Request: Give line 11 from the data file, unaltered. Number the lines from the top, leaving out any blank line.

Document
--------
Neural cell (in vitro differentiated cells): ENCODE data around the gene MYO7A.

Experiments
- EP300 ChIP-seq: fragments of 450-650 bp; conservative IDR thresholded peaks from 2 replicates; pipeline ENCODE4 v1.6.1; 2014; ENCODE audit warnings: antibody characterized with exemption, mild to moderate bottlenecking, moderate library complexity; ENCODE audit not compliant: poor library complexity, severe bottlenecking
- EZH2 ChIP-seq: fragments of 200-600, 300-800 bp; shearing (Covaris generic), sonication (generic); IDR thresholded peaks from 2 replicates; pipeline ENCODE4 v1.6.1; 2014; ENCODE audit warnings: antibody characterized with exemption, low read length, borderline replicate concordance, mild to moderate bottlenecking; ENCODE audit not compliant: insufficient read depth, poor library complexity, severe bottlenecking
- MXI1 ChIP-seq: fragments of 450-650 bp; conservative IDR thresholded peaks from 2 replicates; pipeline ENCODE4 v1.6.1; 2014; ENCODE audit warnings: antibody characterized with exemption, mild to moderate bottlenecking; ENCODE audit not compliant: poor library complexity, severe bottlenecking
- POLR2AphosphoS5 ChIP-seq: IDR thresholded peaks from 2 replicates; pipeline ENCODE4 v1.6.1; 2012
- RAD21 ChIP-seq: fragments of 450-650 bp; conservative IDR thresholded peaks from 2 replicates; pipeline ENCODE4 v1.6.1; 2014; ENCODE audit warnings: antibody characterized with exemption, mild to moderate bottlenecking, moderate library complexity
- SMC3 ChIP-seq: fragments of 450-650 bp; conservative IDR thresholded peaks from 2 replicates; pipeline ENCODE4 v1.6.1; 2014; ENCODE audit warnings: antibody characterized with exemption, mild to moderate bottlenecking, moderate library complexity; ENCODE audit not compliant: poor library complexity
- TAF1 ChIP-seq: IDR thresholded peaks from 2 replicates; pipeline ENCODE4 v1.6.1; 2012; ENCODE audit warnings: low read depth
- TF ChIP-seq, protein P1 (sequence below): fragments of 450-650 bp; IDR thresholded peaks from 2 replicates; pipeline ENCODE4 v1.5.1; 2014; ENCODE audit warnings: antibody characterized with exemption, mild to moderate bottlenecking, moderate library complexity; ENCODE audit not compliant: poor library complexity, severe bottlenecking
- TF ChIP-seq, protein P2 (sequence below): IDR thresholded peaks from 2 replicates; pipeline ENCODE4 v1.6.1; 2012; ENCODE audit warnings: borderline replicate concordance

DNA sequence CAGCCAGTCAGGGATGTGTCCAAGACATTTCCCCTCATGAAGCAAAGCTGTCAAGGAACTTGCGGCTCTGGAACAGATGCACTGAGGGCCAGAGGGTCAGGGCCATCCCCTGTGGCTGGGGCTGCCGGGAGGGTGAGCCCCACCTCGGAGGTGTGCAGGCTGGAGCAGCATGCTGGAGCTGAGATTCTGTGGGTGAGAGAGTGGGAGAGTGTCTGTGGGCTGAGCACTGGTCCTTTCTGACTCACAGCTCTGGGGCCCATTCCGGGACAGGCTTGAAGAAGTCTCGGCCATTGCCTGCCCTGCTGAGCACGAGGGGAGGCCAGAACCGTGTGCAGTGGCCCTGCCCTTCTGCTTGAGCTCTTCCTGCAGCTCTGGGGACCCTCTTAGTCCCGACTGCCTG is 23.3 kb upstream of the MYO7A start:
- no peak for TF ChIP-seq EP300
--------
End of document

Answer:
- TF ChIP-seq, protein P2 (sequence below): IDR thresholded peaks from 2 replicates; pipeline ENCODE4 v1.6.1; 2012; ENCODE audit warnings: borderline replicate concordance